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Proper Disposal of Medications

Follow your medication prescriber's instructions and use all medications as instructed.  If you do not use all of your prescribed or over-the-counter medication, you can take a few small steps to make a huge impact in safeguarding lives and protecting the environment by disposing of unused medicines properly:

1. DO NOT FLUSH* unused medications and DO NOT POUR them down the sink or drain.

2. Be proactive and dispose of unused medication in the household trash. When discarding unused medications, ensure you protect children and pets from potentially negative effects:

  • Pour medication into a sealable plastic bag.  If medication is a solid (pill, liquid capsule, etc.), add water to dissolve it.
  • Add kitty litter, sawdust, coffee grounds (or any material that mixes with medication and makes it less appealing for pets and children to eat) to the plastic bag.
  • Seal the plastic bag and put it in the trash.
  • Remove and destroy ALL identifying personal information (prescription label) from all medication containers before recycling them or throwing them away.

3. Check for federal, state and local approved collection programs.  Visit the National Take Back Initiative site for more information.

4. Consult your pharmacist at 1-877-490-3577 with any questions.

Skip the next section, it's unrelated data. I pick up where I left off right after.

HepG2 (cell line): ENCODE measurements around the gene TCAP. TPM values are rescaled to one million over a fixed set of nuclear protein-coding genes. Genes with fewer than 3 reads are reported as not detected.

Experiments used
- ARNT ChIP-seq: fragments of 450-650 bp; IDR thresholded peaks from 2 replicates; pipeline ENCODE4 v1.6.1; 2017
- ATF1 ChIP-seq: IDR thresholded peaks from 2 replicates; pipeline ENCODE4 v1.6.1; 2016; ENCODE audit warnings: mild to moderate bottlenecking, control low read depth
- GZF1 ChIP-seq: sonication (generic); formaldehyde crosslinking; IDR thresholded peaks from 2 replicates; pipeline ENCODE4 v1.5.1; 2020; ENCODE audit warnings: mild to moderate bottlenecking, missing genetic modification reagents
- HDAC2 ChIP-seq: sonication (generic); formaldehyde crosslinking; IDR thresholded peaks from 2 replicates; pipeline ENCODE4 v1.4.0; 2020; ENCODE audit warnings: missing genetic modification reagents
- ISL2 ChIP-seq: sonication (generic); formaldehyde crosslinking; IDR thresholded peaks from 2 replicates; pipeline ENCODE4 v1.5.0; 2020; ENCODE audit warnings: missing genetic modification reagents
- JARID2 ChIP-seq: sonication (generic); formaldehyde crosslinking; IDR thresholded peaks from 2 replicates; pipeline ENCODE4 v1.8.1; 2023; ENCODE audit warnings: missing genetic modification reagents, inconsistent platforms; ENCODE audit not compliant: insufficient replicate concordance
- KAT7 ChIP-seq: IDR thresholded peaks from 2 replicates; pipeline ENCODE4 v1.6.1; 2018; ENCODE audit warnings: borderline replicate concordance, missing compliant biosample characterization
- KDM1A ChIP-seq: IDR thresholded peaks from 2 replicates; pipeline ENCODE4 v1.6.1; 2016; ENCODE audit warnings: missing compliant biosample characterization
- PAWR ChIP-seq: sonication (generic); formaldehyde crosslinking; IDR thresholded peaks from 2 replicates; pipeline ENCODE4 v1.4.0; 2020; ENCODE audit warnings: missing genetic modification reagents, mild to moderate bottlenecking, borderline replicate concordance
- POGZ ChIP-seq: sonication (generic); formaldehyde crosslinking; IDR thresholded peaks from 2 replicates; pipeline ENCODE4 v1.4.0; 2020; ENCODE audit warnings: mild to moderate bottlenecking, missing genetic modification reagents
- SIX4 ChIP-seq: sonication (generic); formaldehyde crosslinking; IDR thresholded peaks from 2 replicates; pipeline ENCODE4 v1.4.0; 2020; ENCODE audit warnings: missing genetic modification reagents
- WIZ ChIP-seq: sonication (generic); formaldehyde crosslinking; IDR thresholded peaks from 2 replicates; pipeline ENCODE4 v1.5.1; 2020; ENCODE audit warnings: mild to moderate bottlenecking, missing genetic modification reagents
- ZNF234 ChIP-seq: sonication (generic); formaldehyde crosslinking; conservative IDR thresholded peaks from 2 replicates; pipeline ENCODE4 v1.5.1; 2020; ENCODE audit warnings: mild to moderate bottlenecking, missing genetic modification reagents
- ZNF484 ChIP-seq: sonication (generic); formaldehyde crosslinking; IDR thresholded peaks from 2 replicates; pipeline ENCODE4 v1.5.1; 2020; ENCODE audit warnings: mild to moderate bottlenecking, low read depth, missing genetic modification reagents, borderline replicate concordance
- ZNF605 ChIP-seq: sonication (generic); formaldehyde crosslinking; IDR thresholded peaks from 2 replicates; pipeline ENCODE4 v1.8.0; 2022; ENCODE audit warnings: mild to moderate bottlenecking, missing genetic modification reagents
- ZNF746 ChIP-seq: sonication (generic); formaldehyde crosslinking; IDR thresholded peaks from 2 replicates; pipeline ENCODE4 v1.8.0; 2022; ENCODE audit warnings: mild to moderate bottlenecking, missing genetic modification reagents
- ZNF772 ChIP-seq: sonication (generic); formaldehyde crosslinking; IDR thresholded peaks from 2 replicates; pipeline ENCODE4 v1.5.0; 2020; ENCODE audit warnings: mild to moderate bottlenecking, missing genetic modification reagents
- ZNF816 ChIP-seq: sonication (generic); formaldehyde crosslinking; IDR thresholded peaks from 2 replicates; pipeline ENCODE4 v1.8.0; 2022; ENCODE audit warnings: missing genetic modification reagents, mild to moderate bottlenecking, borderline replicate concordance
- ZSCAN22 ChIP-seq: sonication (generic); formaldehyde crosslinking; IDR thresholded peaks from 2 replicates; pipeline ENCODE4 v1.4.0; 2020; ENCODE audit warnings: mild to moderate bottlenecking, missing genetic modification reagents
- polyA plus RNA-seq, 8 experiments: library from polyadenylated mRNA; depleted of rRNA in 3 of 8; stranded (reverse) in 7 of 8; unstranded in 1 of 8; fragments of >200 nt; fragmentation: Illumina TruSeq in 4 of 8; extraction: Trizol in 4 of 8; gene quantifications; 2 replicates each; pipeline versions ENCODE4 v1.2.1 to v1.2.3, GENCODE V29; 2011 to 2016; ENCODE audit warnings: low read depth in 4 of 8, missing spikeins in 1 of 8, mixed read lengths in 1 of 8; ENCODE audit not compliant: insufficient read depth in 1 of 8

*Flush prescription medications down the toilet ONLY if the label specifically instructs doing so.

For more information on the proper disposal of medications, please visit the FDA website.

Sharps (Syringes and Other Injection Devices) Disposal

The best container to use for products contaminated with bodily fluids, such as syringes, is a hard plastic sharps disposal container (usually red in color).  These containers are available from a vast array of online and retail stores. Alternatively, an empty hard plastic detergent bottle works well.  The containers or sharps SHOULD NOT be disposed of with regular trash!

There may be a number of resources available for the disposal of sharps containers depending on the local community.  The best option is to contact the local solid waste agency or refer to the FDA's website on safe disposal (below).  Also, some hospitals accept these containers from the public.

Needles and Other Sharps (Safe Disposal Outside of Health Care Settings): FDA website